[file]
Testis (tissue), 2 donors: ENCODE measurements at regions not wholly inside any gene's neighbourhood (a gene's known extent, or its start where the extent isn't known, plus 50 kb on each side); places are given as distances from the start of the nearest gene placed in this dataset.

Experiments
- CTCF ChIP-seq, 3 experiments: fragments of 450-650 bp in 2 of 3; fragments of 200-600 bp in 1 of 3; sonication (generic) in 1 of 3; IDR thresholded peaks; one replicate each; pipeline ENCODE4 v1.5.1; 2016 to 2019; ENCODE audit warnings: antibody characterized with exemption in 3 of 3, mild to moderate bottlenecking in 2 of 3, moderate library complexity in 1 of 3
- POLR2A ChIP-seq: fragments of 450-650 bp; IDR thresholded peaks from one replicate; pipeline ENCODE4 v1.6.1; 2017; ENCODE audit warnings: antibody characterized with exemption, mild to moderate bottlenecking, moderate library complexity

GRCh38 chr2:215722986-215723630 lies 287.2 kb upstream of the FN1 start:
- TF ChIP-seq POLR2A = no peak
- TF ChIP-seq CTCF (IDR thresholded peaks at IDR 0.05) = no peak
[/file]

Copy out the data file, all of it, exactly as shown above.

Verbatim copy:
Testis (tissue), 2 donors: ENCODE measurements at regions not wholly inside any gene's neighbourhood (a gene's known extent, or its start where the extent isn't known, plus 50 kb on each side); places are given as distances from the start of the nearest gene placed in this dataset.

Experiments
- CTCF ChIP-seq, 3 experiments: fragments of 450-650 bp in 2 of 3; fragments of 200-600 bp in 1 of 3; sonication (generic) in 1 of 3; IDR thresholded peaks; one replicate each; pipeline ENCODE4 v1.5.1; 2016 to 2019; ENCODE audit warnings: antibody characterized with exemption in 3 of 3, mild to moderate bottlenecking in 2 of 3, moderate library complexity in 1 of 3
- POLR2A ChIP-seq: fragments of 450-650 bp; IDR thresholded peaks from one replicate; pipeline ENCODE4 v1.6.1; 2017; ENCODE audit warnings: antibody characterized with exemption, mild to moderate bottlenecking, moderate library complexity

GRCh38 chr2:215722986-215723630 lies 287.2 kb upstream of the FN1 start:
- TF ChIP-seq POLR2A = no peak
- TF ChIP-seq CTCF (IDR thresholded peaks at IDR 0.05) = no peak